Date: Sept. 12 and 13
Mileage: 31.8 and 32.0
September mileage: 334.9
There's a sameness to the air again as the sky sinks down and the clouds settle in for the long season. For many, fall is a season of color and change. In Juneau, our colors are subtle and often washed in gray. Change here is subtle as well; as autumn rain takes over, temperatures drop in undetectable increments until one day, you walk out the door and it's winter. When I lived farther south, fall was always my favorite time of year. I loved the vibrancy and crisp air and promise of new passion. But since I moved to Juneau, my experience with fall has been muted at best - as though the entire season passed in one drawn-out, gray day. If I was given the choice of two months to do away with here in Juneau, I would pick September and October, without regret.
That's why it's vital that I kick myself out the door once in a while, but I admit, my motivation has been flagging. My cycling has continued since I stopped training for Trans Utah, though on a less focused level. Because I recognize that I will lapse into a bad cycle if I don't do something I feel is productive, I have been working hard on my writing project again. Basically, what I am doing is drawing up some of my past experiences into literary essays of sorts. I wasn't always a blogger, so a lot of my experiences are being increasingly diluted in an ocean of memories. I wanted to get them down on paper (well, computer). Dredging my memory bank has been fun, but surprisingly exhausting. I am remembering all kinds of nearly forgotten details that really make the moments come alive for me again. At the same time, I'm not a tape recorder. I find myself taking some creative license with conversations in order to avoid being completely vague. So it's not journalism in its pure form, but there's no intentional fiction, either.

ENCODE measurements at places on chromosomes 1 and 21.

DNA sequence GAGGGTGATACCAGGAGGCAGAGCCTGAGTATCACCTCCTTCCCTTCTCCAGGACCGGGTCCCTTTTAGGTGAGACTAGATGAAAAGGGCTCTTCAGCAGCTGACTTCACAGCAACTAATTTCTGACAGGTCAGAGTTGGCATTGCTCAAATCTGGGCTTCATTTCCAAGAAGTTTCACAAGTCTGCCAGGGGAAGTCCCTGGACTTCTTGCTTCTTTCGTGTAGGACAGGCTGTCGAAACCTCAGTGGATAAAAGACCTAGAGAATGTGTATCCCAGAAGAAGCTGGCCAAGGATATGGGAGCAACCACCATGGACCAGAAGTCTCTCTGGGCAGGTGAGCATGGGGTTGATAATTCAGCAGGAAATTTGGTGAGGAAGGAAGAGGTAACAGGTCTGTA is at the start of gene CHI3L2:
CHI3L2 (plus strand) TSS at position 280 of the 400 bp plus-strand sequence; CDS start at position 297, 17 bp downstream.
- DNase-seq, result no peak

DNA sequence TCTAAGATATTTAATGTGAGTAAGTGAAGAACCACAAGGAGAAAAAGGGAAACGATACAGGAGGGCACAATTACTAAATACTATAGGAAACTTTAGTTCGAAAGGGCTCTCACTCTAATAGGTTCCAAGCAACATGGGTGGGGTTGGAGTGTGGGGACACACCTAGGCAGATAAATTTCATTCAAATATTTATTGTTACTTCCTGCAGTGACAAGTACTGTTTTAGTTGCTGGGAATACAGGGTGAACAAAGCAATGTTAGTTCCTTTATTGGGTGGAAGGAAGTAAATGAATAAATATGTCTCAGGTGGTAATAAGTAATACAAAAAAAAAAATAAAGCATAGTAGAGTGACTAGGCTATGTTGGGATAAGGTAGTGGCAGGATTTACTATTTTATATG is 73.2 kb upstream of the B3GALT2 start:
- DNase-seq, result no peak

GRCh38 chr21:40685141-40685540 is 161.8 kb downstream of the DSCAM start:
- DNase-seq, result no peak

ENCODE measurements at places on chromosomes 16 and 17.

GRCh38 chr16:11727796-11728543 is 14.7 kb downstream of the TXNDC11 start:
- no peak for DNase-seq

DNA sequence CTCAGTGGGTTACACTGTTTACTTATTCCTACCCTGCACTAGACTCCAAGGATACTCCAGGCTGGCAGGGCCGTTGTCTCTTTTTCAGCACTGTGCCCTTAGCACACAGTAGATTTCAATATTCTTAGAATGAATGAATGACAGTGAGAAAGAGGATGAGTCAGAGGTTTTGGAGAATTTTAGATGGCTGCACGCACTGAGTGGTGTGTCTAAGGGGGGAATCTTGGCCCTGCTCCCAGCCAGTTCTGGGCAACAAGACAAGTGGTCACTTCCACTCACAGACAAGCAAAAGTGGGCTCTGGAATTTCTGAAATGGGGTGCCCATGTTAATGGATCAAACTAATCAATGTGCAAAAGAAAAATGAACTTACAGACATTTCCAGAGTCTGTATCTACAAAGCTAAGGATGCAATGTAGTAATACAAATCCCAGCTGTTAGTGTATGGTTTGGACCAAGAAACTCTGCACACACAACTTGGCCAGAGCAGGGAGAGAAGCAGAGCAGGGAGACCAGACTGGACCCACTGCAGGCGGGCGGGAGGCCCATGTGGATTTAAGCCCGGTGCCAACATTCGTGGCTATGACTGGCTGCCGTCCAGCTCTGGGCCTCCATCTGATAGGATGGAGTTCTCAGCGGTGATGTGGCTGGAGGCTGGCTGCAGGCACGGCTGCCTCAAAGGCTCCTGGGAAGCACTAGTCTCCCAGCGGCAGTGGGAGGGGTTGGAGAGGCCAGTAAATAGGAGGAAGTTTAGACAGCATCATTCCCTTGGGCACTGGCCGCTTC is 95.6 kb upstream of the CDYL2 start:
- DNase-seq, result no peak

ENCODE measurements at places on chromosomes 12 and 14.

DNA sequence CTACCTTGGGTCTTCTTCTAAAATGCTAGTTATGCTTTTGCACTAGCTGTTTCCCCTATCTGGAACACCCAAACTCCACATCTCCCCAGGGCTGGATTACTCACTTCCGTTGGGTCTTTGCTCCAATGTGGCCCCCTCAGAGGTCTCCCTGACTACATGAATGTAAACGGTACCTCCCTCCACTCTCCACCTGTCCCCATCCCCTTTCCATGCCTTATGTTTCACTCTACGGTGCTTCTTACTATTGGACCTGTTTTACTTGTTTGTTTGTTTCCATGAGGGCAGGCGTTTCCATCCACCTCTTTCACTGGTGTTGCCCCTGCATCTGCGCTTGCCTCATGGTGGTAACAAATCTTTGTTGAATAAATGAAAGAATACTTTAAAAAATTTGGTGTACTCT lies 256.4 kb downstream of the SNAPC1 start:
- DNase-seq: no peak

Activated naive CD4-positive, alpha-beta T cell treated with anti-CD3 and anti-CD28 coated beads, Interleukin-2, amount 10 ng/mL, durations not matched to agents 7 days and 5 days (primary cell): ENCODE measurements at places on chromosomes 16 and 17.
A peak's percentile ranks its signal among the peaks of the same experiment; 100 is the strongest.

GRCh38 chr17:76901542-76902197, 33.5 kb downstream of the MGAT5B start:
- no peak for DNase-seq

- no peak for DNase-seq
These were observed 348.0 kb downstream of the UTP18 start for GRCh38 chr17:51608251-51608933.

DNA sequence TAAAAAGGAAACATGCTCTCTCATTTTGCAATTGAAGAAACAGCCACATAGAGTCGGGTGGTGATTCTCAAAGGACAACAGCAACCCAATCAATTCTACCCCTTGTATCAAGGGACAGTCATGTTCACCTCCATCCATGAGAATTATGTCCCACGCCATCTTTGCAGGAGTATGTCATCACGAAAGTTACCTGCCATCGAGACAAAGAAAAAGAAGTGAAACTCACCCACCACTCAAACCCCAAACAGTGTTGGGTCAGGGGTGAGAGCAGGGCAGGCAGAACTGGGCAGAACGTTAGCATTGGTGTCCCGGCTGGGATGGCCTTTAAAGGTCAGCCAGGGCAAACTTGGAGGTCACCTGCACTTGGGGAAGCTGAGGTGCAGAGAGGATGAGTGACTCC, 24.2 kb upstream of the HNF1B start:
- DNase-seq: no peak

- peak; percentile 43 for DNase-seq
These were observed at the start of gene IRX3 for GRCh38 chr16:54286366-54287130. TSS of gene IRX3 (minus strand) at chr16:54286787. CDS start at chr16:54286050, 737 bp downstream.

The project was unfocused at first, but has started to develop around the theme of "how did a scared little suburban girl from Salt Lake City end up on the Iditarod Trail." It's really not nearly as hokey as it sounds. Anyway, since it is September 2008, it just made sense to center the essays on the Iditarod race because that is my most recent and dramatic life experience. It's been really interesting to revisit that week through the lens of six months later, now that I have had more time to process different events and decide what it meant to me as a whole. Plus, I have a really great record of it already, so it hasn't been hard to fill in the gaps.
So that's what I've been up to this weekend: boring riding, but interesting writing - even if only to me. Last year, my grandmother published her memoirs and distributed them to her whole family. It's been a fun document to have - not only to learn more about my grandma's life, but to see how she views her own life. Writing about past experiences, good or bad, is a project I would recommend to anyone - it's a great way to learn a lot about yourself, and much cheaper than therapy.